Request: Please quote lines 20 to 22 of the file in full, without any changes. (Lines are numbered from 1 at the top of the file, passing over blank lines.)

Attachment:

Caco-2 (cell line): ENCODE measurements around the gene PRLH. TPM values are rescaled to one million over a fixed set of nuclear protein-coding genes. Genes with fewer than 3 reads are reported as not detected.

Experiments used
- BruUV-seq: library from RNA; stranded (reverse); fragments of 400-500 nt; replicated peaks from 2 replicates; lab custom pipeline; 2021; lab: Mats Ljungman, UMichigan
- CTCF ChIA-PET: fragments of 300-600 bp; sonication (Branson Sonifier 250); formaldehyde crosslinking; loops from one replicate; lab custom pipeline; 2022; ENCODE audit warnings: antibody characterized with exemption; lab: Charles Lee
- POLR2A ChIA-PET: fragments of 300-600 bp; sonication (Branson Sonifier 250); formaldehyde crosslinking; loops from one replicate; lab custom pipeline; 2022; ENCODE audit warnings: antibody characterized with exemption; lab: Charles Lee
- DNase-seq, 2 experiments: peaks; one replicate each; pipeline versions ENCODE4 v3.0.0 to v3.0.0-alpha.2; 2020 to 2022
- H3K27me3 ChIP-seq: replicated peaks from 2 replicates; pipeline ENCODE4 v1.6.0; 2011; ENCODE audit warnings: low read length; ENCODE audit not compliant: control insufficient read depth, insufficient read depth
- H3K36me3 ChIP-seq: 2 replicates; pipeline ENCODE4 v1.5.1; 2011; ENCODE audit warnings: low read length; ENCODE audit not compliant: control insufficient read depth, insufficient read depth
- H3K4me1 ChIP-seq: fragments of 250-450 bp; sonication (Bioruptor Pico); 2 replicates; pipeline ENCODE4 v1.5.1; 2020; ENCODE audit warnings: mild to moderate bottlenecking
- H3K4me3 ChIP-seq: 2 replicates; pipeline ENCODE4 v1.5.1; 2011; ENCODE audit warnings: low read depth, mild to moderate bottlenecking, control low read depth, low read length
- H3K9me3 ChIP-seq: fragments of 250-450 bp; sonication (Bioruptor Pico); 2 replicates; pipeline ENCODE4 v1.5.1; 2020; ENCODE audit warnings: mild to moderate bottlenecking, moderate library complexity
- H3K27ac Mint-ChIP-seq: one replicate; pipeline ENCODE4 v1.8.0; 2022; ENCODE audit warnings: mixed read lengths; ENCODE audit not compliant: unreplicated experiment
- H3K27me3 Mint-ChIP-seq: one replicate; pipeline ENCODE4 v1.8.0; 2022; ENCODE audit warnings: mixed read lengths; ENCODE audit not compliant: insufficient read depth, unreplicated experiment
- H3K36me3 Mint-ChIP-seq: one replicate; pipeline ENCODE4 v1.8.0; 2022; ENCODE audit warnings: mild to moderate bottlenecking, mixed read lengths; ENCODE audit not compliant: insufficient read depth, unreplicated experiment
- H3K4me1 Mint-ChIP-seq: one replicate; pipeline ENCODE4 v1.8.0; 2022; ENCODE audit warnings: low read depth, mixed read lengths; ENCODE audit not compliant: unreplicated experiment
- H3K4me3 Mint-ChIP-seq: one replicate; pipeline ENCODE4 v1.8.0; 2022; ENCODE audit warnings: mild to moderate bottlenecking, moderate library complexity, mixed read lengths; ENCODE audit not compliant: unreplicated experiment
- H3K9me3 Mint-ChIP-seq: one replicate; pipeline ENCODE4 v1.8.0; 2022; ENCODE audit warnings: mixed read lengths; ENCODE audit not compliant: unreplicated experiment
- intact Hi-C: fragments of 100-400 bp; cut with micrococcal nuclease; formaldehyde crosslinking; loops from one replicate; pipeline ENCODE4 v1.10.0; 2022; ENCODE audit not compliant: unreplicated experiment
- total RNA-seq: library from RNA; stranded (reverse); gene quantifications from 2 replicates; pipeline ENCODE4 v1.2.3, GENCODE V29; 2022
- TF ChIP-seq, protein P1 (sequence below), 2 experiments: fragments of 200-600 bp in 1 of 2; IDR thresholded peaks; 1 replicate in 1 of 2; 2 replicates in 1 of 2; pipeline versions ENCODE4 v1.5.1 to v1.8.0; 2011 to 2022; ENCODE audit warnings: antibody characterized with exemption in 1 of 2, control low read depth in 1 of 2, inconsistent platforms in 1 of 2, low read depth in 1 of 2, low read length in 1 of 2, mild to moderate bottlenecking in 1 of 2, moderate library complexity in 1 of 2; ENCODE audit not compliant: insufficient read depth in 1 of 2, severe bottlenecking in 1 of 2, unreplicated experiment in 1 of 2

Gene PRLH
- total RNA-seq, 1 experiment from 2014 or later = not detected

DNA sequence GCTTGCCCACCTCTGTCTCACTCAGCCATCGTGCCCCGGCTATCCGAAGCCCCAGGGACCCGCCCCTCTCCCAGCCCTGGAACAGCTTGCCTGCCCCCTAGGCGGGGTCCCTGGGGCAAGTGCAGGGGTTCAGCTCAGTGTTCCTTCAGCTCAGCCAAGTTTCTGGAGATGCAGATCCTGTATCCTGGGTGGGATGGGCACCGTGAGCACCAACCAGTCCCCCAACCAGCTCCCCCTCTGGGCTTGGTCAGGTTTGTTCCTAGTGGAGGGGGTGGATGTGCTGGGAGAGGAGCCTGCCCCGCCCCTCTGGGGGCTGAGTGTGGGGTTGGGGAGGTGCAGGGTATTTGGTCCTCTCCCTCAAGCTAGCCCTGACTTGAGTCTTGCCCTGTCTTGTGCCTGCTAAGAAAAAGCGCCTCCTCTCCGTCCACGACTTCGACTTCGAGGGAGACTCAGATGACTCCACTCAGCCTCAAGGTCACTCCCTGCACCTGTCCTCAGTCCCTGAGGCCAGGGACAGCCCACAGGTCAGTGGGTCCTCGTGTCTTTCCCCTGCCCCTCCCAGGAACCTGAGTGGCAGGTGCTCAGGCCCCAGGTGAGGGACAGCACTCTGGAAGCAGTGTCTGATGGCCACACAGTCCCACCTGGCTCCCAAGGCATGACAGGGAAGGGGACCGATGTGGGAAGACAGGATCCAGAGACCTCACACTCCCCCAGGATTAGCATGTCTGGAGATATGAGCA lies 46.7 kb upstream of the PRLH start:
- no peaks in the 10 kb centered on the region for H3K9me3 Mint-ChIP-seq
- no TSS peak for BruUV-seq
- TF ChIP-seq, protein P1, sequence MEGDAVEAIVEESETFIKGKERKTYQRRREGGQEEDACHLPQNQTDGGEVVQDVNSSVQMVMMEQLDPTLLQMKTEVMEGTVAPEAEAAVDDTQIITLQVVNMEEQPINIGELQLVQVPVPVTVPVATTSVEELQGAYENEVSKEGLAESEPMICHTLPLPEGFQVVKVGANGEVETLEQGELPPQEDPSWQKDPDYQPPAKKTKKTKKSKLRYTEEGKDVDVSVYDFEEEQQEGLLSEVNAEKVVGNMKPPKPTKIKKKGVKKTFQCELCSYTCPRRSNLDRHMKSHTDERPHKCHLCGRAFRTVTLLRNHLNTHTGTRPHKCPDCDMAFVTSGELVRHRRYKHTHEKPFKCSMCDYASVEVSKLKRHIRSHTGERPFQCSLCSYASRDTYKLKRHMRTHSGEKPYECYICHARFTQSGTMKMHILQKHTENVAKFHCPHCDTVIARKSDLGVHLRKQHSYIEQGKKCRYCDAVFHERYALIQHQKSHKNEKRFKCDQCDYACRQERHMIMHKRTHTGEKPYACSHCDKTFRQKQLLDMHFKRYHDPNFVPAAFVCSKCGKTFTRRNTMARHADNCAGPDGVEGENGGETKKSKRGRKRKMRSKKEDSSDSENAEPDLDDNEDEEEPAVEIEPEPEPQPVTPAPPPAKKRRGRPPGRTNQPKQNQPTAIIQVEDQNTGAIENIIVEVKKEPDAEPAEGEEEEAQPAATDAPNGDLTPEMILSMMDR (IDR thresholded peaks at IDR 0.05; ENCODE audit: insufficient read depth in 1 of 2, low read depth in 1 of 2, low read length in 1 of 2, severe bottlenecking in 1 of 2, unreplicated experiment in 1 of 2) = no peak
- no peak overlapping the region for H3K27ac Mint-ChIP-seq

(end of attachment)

- TF ChIP-seq, protein P1 (sequence below), 2 experiments: fragments of 200-600 bp in 1 of 2; IDR thresholded peaks; 1 replicate in 1 of 2; 2 replicates in 1 of 2; pipeline versions ENCODE4 v1.5.1 to v1.8.0; 2011 to 2022; ENCODE audit warnings: antibody characterized with exemption in 1 of 2, control low read depth in 1 of 2, inconsistent platforms in 1 of 2, low read depth in 1 of 2, low read length in 1 of 2, mild to moderate bottlenecking in 1 of 2, moderate library complexity in 1 of 2; ENCODE audit not compliant: insufficient read depth in 1 of 2, severe bottlenecking in 1 of 2, unreplicated experiment in 1 of 2

Gene PRLH
- total RNA-seq, 1 experiment from 2014 or later = not detected